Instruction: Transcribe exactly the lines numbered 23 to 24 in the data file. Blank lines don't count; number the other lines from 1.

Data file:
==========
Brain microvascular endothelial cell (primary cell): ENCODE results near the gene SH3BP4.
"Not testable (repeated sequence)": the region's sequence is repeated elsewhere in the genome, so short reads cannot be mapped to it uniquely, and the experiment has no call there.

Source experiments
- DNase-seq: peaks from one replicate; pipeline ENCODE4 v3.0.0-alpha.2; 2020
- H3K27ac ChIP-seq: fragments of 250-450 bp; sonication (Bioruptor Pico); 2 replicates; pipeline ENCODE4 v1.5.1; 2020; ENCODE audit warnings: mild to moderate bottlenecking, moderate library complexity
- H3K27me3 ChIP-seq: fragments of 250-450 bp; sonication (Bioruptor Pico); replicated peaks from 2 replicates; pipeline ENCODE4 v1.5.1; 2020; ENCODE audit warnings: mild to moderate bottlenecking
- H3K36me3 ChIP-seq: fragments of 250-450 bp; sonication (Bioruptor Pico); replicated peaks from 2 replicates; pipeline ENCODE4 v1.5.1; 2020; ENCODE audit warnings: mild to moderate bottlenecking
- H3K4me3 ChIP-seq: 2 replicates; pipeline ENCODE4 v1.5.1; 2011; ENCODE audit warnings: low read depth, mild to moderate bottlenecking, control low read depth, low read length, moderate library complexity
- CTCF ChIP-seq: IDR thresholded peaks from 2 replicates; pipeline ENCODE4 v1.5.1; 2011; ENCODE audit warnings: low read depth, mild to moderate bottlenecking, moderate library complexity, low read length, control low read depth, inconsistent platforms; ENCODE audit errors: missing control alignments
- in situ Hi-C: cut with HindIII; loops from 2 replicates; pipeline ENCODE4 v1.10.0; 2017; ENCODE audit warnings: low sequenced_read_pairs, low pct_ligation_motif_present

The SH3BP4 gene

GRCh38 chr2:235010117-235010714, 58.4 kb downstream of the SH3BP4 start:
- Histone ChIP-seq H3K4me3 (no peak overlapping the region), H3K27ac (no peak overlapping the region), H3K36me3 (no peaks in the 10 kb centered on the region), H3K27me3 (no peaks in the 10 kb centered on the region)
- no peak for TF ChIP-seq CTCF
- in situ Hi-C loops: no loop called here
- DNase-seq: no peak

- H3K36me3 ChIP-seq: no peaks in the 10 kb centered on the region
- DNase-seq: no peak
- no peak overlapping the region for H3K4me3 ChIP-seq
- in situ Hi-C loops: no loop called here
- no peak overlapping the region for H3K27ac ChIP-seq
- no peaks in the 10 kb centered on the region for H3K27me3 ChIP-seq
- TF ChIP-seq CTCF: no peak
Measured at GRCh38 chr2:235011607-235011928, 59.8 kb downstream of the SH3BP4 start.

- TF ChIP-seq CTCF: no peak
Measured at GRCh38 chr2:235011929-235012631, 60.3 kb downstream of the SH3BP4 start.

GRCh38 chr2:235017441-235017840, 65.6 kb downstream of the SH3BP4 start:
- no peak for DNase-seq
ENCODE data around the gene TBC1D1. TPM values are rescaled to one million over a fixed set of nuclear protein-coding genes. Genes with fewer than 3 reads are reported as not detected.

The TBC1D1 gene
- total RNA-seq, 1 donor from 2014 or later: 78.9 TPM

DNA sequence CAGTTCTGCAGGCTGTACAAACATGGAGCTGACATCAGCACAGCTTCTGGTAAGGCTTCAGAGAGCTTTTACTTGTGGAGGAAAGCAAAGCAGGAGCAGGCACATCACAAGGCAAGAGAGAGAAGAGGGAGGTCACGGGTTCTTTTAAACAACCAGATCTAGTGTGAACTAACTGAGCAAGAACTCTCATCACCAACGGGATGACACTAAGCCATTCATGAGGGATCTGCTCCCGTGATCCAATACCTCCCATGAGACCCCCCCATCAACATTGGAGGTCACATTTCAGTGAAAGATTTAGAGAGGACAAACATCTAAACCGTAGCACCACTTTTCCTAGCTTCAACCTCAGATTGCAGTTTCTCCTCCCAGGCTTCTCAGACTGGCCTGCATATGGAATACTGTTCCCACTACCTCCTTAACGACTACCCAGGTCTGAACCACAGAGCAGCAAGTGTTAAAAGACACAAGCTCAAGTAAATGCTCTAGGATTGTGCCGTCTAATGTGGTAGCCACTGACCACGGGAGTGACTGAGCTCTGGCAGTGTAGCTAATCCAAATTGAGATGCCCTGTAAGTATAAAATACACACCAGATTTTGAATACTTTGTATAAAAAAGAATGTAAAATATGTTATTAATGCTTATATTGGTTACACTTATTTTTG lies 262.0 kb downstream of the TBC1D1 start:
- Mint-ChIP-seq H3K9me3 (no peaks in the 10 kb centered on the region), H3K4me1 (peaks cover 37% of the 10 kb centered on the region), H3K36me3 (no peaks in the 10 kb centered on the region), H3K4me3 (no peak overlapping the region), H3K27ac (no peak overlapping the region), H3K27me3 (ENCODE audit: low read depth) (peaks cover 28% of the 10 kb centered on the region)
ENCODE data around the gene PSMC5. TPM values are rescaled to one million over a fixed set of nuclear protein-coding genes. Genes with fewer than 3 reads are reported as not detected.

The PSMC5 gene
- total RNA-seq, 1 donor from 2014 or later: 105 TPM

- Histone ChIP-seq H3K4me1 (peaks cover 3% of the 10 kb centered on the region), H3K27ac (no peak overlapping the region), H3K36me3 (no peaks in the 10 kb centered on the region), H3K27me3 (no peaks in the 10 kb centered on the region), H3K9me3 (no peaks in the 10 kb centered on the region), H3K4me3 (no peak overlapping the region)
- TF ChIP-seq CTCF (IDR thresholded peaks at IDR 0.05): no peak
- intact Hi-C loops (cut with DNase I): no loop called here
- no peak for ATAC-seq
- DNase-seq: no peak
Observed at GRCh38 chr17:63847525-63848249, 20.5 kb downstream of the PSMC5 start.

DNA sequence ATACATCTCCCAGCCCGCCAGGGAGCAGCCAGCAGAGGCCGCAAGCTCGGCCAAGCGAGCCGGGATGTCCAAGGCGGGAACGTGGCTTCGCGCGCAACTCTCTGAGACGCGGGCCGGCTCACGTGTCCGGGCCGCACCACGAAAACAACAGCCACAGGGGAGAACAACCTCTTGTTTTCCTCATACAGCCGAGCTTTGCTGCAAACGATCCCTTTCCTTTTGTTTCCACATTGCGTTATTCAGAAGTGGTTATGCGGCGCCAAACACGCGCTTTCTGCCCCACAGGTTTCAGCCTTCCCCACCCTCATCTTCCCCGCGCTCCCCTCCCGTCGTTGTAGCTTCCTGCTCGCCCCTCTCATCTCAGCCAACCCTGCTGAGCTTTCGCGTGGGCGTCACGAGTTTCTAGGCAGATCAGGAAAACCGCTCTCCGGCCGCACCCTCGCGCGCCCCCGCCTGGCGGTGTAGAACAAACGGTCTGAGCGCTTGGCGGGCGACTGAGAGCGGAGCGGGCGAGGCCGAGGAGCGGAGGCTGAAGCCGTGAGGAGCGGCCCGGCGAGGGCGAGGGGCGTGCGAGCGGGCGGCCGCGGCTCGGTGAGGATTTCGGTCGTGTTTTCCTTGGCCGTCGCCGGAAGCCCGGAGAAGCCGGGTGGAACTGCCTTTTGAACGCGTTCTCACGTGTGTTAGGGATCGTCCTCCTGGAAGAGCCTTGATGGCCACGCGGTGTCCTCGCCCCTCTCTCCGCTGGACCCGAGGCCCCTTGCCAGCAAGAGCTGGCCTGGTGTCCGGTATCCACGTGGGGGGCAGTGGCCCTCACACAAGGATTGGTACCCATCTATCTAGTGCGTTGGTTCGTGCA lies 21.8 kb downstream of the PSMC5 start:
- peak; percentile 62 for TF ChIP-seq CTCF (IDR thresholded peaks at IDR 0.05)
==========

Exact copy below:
- TF ChIP-seq CTCF: no peak
Measured at GRCh38 chr2:235011607-235011928, 59.8 kb downstream of the SH3BP4 start.